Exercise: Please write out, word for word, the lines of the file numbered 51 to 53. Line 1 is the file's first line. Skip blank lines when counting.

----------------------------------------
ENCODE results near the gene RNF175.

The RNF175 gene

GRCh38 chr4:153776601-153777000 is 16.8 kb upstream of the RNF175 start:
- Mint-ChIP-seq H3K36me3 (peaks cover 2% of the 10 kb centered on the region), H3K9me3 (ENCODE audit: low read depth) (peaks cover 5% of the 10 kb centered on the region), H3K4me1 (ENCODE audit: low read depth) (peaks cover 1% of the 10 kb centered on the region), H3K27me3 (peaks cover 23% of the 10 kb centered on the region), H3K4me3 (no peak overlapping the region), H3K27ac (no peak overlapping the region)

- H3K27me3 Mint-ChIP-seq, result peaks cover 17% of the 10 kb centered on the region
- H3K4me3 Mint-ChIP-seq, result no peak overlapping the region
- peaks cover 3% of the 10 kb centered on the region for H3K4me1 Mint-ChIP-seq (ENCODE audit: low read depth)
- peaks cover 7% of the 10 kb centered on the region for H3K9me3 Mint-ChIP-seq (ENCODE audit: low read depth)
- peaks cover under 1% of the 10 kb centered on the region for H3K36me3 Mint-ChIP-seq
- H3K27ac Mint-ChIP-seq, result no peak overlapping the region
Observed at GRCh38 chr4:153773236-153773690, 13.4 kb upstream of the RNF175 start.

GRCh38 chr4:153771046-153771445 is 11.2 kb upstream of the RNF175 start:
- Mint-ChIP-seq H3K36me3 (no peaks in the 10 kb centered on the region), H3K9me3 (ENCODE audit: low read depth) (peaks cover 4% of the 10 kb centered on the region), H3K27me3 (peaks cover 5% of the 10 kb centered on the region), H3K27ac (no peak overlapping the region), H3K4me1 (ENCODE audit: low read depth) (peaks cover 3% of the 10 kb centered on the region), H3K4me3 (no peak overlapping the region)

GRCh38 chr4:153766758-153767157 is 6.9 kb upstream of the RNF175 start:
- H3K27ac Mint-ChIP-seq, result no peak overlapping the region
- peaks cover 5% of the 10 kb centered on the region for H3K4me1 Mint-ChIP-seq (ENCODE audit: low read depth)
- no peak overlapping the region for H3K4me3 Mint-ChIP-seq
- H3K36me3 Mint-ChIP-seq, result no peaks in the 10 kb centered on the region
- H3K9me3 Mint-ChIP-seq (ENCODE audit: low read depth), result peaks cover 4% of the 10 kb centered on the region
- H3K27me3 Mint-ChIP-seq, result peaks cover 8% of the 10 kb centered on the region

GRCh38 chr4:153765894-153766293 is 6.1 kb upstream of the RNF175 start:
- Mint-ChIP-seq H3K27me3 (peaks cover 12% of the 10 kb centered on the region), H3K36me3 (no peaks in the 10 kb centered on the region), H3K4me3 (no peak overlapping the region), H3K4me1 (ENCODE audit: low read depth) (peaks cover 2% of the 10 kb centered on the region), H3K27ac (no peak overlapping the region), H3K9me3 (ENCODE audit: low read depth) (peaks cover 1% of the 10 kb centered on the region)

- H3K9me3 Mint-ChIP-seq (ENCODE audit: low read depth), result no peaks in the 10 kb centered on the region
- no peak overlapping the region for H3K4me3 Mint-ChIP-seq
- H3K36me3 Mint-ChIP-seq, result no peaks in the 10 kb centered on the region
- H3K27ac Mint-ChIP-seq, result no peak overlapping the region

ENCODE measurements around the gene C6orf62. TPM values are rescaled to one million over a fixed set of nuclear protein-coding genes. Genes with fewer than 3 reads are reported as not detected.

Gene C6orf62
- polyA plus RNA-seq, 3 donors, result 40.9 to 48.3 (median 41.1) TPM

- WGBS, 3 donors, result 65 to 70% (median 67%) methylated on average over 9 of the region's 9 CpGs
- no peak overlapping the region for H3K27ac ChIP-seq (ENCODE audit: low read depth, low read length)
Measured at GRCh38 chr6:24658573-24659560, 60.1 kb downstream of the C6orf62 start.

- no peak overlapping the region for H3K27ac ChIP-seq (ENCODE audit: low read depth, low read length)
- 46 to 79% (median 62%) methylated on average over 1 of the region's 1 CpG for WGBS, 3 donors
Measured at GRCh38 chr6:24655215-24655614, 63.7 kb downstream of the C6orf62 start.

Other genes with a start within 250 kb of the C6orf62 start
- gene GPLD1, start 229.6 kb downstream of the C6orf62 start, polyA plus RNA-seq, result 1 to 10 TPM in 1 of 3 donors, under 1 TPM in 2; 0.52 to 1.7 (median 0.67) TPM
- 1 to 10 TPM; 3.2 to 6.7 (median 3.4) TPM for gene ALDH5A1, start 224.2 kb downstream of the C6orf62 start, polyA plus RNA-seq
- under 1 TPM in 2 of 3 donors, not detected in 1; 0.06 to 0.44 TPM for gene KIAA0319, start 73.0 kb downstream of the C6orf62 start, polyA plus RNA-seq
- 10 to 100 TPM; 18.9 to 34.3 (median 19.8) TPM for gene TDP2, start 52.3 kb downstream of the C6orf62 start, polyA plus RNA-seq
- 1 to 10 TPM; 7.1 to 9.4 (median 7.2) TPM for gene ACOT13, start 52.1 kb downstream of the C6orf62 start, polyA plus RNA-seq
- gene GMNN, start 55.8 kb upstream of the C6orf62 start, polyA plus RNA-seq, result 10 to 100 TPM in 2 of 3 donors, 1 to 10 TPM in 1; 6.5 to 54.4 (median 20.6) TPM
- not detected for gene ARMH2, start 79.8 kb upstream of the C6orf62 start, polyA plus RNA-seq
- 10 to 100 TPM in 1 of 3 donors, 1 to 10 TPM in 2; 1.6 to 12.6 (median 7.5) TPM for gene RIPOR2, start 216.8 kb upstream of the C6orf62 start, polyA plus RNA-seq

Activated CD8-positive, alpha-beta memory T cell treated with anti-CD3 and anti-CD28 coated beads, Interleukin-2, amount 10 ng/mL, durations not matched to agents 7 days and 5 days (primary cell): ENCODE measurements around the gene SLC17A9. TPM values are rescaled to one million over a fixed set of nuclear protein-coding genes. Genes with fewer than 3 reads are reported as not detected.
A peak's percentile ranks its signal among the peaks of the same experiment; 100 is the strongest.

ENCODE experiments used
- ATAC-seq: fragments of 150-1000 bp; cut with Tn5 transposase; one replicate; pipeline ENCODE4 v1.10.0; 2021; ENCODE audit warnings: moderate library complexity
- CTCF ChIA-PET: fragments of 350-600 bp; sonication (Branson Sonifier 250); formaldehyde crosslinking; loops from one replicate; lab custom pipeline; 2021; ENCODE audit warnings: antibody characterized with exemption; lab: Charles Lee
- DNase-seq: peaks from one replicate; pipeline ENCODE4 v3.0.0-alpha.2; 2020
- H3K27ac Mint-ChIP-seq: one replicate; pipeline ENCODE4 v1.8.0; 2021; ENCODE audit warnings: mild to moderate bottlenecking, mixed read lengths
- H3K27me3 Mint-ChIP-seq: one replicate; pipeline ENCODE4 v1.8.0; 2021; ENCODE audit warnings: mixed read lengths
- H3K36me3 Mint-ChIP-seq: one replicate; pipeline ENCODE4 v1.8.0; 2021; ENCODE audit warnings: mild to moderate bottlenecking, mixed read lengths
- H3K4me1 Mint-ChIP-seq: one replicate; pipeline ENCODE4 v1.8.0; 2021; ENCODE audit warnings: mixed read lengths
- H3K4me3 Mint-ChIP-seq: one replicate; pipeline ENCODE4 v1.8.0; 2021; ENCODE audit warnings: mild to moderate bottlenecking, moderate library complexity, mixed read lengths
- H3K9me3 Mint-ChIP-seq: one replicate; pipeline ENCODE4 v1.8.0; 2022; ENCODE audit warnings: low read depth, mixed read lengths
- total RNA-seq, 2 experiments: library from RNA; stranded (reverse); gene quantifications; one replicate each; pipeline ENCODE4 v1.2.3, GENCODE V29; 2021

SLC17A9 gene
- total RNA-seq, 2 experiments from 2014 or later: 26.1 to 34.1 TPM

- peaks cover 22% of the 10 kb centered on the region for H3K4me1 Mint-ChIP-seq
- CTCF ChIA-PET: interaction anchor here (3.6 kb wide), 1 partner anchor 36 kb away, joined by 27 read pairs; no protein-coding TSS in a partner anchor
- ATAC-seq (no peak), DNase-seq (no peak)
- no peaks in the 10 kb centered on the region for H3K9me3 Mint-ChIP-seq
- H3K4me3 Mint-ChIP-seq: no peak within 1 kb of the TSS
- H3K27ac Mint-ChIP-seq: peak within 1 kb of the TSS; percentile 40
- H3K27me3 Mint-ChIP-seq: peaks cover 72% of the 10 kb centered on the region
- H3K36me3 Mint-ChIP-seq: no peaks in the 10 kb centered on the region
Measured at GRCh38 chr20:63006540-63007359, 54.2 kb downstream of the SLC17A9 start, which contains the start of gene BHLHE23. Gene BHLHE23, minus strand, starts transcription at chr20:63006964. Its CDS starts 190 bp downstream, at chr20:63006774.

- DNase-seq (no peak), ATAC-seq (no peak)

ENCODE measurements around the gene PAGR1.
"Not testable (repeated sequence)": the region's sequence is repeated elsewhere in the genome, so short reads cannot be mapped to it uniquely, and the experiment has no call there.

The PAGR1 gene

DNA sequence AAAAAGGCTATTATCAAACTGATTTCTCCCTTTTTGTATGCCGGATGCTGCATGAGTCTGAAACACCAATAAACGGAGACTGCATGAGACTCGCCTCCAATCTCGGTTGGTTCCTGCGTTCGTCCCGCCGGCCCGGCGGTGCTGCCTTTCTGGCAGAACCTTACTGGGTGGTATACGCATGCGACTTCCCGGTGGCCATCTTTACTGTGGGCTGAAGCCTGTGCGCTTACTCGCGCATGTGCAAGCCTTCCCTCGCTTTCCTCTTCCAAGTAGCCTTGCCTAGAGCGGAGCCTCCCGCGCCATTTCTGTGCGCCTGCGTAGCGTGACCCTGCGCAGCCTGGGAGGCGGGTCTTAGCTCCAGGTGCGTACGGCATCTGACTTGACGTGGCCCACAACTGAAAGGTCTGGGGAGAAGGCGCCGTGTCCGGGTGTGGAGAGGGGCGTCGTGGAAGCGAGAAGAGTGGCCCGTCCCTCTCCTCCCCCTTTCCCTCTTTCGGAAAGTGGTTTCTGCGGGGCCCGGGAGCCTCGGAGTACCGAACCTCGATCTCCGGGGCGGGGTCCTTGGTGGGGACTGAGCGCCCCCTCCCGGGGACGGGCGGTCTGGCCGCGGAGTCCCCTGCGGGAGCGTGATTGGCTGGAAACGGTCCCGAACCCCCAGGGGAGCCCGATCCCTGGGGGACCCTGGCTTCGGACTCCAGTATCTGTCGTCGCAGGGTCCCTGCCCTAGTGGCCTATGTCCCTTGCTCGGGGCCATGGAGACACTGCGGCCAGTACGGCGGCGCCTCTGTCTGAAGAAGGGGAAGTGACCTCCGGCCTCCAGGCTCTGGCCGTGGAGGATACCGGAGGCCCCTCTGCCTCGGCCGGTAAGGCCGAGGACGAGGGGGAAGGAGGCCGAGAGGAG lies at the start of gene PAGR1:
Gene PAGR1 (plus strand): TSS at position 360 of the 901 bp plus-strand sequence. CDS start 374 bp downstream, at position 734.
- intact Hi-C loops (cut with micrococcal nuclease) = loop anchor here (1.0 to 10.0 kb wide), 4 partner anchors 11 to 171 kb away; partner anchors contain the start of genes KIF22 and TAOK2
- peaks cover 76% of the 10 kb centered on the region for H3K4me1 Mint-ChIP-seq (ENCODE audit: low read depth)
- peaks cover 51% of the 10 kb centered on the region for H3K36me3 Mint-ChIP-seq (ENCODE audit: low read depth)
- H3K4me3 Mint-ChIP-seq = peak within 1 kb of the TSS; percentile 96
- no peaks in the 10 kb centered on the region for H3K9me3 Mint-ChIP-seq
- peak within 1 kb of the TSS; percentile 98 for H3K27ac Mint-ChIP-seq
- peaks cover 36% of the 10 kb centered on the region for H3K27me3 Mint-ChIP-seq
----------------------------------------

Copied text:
- H3K27ac Mint-ChIP-seq: one replicate; pipeline ENCODE4 v1.8.0; 2021; ENCODE audit warnings: mild to moderate bottlenecking, mixed read lengths
- H3K27me3 Mint-ChIP-seq: one replicate; pipeline ENCODE4 v1.8.0; 2021; ENCODE audit warnings: mixed read lengths
- H3K36me3 Mint-ChIP-seq: one replicate; pipeline ENCODE4 v1.8.0; 2021; ENCODE audit warnings: mild to moderate bottlenecking, mixed read lengths